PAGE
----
Water 101: What it does for your body and 10 tips to stay hydrated


full bottle of water images

You may have heard that everyone should drink eight glasses of water a day. While this advice is sound, it may not be suitable for everyone in all situations. Your individual needs will depend on many factors, including your health, activity level, environment, and more.

60% of our body is made up of water. We lose it through our skin, urine, waste and sweat every minute of the day – even when we breathe. Water intake is essential for the life of every cell in our body. Some benefits include ensuring:

  • electrolyte balance
  • regulate internal body temperature
  • Carbohydrates and proteins are transported in the blood
  • Food is metabolized and hunger is regulated
  • Well-functioning kidneys, skin and vascular system
  • joint lubrication
  • The body is flushed out of waste
  • Protect sensitive tissue
  • By acting as shock absorbers, the brain and spinal cord are safe
  • Adequate saliva production
  • Pregnancy is healthy with an ample supply of breast milk

When a person is not drinking enough water, many things can go wrong very quickly. “When a person is dehydrated, kidney function can be compromised, leading to acute kidney injury, kidney failure and even death,” says Darby Luckey, MD, a family medicine physician at Nebraska Medicine. “Your electrolytes may change and your function at the cellular level may be impaired.”

Water also provides essential hydration without adding extra calories. Unsweetened tea or coffee may be low in calories, but it has a diuretic effect that flushes fluids out of the body.

How much water should a person drink a day?

About 20% of our daily fluid intake comes from the food we eat and the rest from the fluids we drink. Men should drink 3.7 liters (about 125 ounces) of fluids a day, and women should drink 2.7 liters (about 91 ounces), according to the National Institutes of Science, Engineering, and Medicine. We also need to replace the fluids lost through factors such as exercise, sweating, diarrhea, vomiting, and fever in order to function properly.

Is there such a thing as drinking too much water?

“Yes, absolutely,” Dr. Luckey said. “In fact, too much water can even be fatal. It’s rare, but drinking in moderation can be harmful, especially in patients with heart disease or electrolyte abnormalities. The best thing to do is to check with your doctor. The amount of water is what intake is best for your body and activity level.”

Tips for staying hydrated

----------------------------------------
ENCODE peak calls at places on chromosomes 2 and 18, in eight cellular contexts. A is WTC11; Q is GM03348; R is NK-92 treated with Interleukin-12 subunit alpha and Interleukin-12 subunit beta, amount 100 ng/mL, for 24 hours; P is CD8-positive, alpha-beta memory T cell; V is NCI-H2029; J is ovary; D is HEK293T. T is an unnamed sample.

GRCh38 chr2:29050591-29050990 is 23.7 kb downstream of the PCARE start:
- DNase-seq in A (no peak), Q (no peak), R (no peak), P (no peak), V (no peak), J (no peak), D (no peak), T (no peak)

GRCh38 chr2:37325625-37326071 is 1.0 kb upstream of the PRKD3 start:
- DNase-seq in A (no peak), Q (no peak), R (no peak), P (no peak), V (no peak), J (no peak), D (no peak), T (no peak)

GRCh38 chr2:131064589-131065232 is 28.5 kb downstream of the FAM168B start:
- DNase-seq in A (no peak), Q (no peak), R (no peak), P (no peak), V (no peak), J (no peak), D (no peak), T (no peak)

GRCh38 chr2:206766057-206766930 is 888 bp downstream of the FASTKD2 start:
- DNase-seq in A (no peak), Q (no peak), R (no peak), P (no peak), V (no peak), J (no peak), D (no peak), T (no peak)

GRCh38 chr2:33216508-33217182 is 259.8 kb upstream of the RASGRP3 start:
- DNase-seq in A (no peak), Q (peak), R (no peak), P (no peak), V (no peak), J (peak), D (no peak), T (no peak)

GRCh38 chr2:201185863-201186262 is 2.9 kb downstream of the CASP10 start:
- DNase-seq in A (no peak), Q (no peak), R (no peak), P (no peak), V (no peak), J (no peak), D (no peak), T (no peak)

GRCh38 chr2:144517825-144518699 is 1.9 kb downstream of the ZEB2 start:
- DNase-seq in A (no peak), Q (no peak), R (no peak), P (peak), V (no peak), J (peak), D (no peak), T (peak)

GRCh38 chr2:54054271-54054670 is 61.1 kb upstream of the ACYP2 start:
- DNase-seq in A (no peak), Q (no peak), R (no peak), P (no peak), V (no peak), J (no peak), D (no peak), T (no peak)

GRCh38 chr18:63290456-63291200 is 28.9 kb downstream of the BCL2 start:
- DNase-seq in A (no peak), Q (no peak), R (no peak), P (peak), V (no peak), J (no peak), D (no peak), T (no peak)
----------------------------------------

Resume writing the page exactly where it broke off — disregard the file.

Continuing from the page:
1. Drink a glass of water first thing in the morning.

“Starting first thing in the morning can help your metabolism run and give you an energizing effect,” says Dr. Luckey. “Some people should take fluids directly before bed. Those with problems with enuresis, nocturia or heartburn may be harmed by a large glass of water before lying down.”

2. Invest in fun or fancy water bottles.

A good water bottle can act as a visual reminder to drink more water throughout the day. Some bottles are labeled with measurements to track intake, or have words of encouragement printed on the side when the water level drops.

3. Use alerts or notifications to your advantage.

Set up alarms or notifications on your smart device as reminders throughout the day. To keep your spirits up, set your Alexa or Google device to remind you with verbal, positive encouragement.

4. Pay attention to your body’s signals.

Pay attention to whether your body is thirsty or hungry. Sometimes we end up overeating because we mistake thirst for hunger.

5. Drink a glass of water before each meal.

It will help you stay hydrated, help your body digest food better and help you feel full faster.

6. Add calorie-free flavorings.

Try adding fruit or vegetables to the water to make it more appealing. Keep a jar in the fridge ready to soak overnight, making it easier to fill up a water bottle in the morning. Grab a water bottle with a built-in infusion basket for flavoring on the go.

7. Check the color of the urine.

Some people check the color of their urine throughout the day to make sure it’s clear or light. For some people, dark yellow urine can be a sign of dehydration.

8. Swap high-sugar beverages for soda or sparkling water.

Not only will you cut down on unnecessary sugar, but you’ll also increase your water intake.

9. Set daily goals.

A simple daily goal can help you stay motivated and work toward maintaining healthy habits.

10. Make it a challenge.

Ask your friends to join you in a healthy competition to see who is hitting their daily goals on a regular basis.

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